Most popular software used to scaffold learning seems to be simple software and software for "writing" (by both teachers and students). E.g.:

  • 80's: Word processor
  • 90's: HTML editors and simple multimedia production tools (including presentation software).
  • Early/mid 2000's: Simple social software like Blogs, wikis,
  • Late 2000s: Maybe mashups like webtops or C3MS portals (if the turn out to be simple to install and to use).

This is quite interesting, because there is a slight technical difference between word processors and Internet writing tools. In particular, social software does change how student productions can be used in class. Becker (2000:28) found that “ the teachers who have students use non-skills-oriented computer software in academic classes have fairly distinctive teaching philosophies, being disproportionately supportive of constructivist pedagogies such as developing student responsibility for selecting and carrying out learning tasks, emphasizing group work involving discourse, and the use of projects, products, and performances for outside audiences.” An other interesting finding from this study was that “ when constructivist-oriented teachers in addition have sufficient resources in their classroom (i.e., clusters of 5 or more computers in a typical sized class) and have come to have a reasonable level of experience and skill in using computers themselves, a majority of such teachers will have their students make active and regular use of computers during their class period.” (Becker 2000: 29).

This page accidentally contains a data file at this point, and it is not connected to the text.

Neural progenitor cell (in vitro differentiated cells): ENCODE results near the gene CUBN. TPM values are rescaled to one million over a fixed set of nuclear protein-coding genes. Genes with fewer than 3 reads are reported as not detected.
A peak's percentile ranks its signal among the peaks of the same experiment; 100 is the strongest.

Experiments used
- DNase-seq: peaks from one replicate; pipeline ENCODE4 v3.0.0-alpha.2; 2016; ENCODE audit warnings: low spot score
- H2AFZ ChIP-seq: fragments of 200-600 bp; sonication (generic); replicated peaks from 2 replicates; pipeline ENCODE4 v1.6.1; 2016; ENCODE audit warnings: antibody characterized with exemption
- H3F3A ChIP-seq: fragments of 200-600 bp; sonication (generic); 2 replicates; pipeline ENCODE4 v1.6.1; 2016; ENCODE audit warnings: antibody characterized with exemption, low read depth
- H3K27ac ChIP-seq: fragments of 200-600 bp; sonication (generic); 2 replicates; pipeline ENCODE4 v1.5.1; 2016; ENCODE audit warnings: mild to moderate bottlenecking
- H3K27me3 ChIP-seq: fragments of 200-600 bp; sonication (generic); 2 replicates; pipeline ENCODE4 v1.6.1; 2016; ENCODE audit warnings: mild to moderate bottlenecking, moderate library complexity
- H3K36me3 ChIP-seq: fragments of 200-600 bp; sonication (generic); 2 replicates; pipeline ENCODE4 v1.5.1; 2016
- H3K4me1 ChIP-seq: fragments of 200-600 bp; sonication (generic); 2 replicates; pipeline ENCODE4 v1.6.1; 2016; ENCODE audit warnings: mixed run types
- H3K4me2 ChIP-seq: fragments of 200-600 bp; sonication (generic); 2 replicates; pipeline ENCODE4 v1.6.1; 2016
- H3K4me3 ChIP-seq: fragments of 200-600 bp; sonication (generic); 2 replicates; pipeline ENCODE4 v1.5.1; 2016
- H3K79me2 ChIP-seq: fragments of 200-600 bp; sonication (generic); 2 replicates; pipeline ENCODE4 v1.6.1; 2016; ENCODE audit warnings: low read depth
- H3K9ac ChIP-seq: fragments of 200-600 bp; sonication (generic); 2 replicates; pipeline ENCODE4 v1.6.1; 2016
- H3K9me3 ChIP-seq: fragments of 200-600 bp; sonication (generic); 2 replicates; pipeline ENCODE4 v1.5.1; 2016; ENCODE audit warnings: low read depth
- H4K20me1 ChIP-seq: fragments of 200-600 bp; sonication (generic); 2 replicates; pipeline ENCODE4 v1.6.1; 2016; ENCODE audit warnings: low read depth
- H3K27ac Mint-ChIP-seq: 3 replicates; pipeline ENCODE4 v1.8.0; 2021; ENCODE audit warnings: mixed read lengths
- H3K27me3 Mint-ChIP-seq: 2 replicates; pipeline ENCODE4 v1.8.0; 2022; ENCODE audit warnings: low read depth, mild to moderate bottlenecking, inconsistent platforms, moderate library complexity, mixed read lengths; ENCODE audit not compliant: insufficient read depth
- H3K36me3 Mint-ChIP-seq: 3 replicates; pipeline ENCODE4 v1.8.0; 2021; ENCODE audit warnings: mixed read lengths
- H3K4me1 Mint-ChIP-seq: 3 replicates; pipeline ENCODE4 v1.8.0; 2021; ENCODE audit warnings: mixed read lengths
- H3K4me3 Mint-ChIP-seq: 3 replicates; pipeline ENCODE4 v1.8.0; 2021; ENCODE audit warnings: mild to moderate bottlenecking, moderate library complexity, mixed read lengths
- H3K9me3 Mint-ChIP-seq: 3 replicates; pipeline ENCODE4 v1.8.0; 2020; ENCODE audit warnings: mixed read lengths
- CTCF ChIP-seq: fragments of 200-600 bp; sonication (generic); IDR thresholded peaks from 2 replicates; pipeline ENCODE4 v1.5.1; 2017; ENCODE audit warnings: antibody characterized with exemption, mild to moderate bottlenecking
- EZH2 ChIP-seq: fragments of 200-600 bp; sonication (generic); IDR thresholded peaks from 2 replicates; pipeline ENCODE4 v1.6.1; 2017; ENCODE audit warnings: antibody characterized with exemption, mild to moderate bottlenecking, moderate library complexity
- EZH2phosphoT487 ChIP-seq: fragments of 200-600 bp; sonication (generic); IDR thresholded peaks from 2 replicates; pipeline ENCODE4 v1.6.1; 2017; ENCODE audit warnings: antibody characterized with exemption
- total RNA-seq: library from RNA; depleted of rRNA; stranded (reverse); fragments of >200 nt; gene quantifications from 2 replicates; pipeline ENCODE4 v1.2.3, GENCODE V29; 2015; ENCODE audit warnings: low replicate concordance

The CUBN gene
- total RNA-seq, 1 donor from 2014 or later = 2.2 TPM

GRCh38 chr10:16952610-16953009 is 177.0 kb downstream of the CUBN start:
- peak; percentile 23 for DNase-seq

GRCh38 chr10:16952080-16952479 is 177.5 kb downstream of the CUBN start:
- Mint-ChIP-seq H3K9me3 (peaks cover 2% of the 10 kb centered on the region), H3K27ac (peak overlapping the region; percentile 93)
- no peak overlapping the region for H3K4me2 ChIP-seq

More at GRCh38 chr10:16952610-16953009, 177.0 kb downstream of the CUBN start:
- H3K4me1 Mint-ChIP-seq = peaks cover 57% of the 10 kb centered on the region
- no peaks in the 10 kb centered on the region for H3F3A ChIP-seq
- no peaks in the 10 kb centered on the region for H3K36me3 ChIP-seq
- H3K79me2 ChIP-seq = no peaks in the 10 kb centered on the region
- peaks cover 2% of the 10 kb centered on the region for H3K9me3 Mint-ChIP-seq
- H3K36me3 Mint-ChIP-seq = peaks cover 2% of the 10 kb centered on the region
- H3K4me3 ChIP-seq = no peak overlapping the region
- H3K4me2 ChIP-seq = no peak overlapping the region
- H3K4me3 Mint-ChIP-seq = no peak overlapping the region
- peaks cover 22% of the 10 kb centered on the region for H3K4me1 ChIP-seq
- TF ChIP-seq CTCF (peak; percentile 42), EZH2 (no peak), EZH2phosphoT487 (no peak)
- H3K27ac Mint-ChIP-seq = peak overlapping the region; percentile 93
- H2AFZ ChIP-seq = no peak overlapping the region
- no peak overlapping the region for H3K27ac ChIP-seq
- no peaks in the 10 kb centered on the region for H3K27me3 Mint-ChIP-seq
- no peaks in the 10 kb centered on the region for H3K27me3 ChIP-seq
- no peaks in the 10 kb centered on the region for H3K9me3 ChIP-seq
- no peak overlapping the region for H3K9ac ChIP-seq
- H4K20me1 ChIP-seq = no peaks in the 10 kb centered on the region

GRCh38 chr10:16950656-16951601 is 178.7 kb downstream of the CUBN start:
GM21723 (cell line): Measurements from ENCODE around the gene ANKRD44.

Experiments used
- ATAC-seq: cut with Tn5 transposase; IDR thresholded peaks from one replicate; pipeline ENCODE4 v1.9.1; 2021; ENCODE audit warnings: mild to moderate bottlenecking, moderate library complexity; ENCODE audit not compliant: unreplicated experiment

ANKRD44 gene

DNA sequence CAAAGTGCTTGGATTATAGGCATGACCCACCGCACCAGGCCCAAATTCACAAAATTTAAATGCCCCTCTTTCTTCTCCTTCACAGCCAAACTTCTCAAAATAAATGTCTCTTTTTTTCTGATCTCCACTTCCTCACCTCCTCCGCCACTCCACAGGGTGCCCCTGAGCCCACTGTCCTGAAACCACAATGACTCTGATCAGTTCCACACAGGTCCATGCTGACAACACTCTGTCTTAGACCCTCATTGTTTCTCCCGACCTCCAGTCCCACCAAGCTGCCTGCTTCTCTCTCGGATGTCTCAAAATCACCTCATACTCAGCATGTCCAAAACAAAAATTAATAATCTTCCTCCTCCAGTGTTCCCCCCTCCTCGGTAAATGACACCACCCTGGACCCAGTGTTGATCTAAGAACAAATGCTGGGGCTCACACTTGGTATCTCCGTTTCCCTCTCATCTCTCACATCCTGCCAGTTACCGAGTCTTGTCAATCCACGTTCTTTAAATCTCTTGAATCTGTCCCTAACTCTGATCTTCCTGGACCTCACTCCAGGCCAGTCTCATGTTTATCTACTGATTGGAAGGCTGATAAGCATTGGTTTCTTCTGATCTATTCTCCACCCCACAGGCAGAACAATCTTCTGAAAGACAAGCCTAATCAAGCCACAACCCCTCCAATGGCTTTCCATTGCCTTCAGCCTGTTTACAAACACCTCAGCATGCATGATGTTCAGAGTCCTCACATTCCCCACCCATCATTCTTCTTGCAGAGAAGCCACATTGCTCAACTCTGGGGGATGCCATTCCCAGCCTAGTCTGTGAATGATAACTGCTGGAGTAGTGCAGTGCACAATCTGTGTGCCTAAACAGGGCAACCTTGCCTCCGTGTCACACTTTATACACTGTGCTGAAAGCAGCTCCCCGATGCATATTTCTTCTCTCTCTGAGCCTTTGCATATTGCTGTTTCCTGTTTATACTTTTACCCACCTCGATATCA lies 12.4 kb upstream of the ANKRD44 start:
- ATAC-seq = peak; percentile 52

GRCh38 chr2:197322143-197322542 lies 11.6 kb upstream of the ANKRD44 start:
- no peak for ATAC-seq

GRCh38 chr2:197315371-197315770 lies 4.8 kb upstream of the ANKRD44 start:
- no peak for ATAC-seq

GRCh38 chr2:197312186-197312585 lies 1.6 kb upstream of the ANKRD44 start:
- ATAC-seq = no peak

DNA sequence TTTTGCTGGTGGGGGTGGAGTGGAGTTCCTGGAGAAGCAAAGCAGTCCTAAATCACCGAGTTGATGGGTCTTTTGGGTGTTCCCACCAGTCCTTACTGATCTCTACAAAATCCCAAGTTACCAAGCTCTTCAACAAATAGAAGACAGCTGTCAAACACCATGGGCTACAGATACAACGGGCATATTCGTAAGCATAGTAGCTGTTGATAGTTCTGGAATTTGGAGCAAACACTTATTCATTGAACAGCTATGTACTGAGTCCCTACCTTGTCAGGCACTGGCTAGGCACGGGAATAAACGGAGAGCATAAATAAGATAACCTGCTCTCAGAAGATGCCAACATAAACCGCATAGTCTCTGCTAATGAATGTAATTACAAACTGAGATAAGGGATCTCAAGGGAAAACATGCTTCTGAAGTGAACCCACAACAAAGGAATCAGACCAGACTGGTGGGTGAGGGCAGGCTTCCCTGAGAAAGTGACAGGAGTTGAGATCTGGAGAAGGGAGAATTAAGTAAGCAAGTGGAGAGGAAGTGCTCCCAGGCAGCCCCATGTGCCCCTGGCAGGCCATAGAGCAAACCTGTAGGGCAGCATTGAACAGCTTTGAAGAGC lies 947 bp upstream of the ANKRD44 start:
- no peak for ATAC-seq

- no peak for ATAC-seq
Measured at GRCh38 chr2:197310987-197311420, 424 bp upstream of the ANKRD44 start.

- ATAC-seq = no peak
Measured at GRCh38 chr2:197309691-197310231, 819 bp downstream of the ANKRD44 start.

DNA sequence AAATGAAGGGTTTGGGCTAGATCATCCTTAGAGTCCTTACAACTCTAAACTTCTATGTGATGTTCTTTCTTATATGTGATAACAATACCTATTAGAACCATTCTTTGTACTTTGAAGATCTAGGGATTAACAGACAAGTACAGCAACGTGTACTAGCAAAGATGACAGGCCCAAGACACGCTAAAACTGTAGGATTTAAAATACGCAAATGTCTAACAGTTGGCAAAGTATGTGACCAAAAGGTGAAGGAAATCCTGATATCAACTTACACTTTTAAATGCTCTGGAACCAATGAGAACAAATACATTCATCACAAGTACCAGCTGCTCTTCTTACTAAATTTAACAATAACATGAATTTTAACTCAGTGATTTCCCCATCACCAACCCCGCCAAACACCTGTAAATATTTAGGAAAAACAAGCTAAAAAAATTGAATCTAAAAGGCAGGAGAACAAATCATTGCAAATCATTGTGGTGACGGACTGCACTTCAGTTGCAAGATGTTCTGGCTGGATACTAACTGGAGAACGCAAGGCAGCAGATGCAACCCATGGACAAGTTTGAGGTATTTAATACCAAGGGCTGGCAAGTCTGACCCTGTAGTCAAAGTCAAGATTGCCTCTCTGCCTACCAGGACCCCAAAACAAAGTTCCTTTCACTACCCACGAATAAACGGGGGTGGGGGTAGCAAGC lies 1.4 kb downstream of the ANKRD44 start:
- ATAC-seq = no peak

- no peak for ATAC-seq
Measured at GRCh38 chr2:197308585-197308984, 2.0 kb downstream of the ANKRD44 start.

Finally, as many authors point out - e.g. Cuban, Kirkpatrick and Peck, 2001:828) - computers don't work. “ Teachers also said that the technology itself is unreliable and they expressed deep ambivalence about powerful machines that often broke down.”. One of the reasons why access to Internet activities are increasingly popular may be simply that all one needs is a web browser. This may lead us to speculate that web 2.0 applications may encounter somewhat better success, than stand-alone applications did. However this requires that teacher's can trust these services to remain alive and stable.

In conclusion we may speculate that computer empowered teachers:

  • do have an appropriate infrastructure (at least 5 computers in class that work)
  • use technology they master (so it must be simple and simple to install)
  • use writing technology
  • use pedagogical strategies where computers are productive.

Of course specialized professional tools, i.e. skills tools one should master in order to progress with a given subject matter is also popular, e.g. spreadsheets or statistics software. In some contexts, ICT as subject may even be dominant. In a larger survey of US schools, Becker (2000:28) found that “ most in-class use of computers occurs as part of separate skills-based instruction about computers, in occupationally-oriented courses such as business and vocational education”. Therefore, one has to think about how to use these tools as cognitive tools or combined with such tools.